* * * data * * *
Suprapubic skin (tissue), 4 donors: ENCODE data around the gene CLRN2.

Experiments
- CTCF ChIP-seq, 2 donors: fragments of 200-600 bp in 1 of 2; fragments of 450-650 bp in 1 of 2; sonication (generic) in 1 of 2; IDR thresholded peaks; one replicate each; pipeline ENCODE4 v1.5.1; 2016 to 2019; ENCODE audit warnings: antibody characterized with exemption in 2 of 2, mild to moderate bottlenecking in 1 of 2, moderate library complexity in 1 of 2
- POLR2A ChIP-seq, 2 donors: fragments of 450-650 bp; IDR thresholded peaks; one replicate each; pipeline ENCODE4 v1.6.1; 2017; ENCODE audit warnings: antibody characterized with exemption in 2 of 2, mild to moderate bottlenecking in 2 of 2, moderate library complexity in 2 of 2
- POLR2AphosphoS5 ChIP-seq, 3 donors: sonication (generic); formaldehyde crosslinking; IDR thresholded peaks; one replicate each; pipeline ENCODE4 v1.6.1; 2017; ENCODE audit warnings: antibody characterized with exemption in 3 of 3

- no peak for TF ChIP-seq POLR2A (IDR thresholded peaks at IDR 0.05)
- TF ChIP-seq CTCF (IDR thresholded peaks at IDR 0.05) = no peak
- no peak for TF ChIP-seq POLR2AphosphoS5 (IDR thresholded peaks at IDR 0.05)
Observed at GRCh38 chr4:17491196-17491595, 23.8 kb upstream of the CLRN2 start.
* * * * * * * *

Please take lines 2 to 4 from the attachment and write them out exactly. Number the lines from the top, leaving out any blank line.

Experiments
- CTCF ChIP-seq, 2 donors: fragments of 200-600 bp in 1 of 2; fragments of 450-650 bp in 1 of 2; sonication (generic) in 1 of 2; IDR thresholded peaks; one replicate each; pipeline ENCODE4 v1.5.1; 2016 to 2019; ENCODE audit warnings: antibody characterized with exemption in 2 of 2, mild to moderate bottlenecking in 1 of 2, moderate library complexity in 1 of 2
- POLR2A ChIP-seq, 2 donors: fragments of 450-650 bp; IDR thresholded peaks; one replicate each; pipeline ENCODE4 v1.6.1; 2017; ENCODE audit warnings: antibody characterized with exemption in 2 of 2, mild to moderate bottlenecking in 2 of 2, moderate library complexity in 2 of 2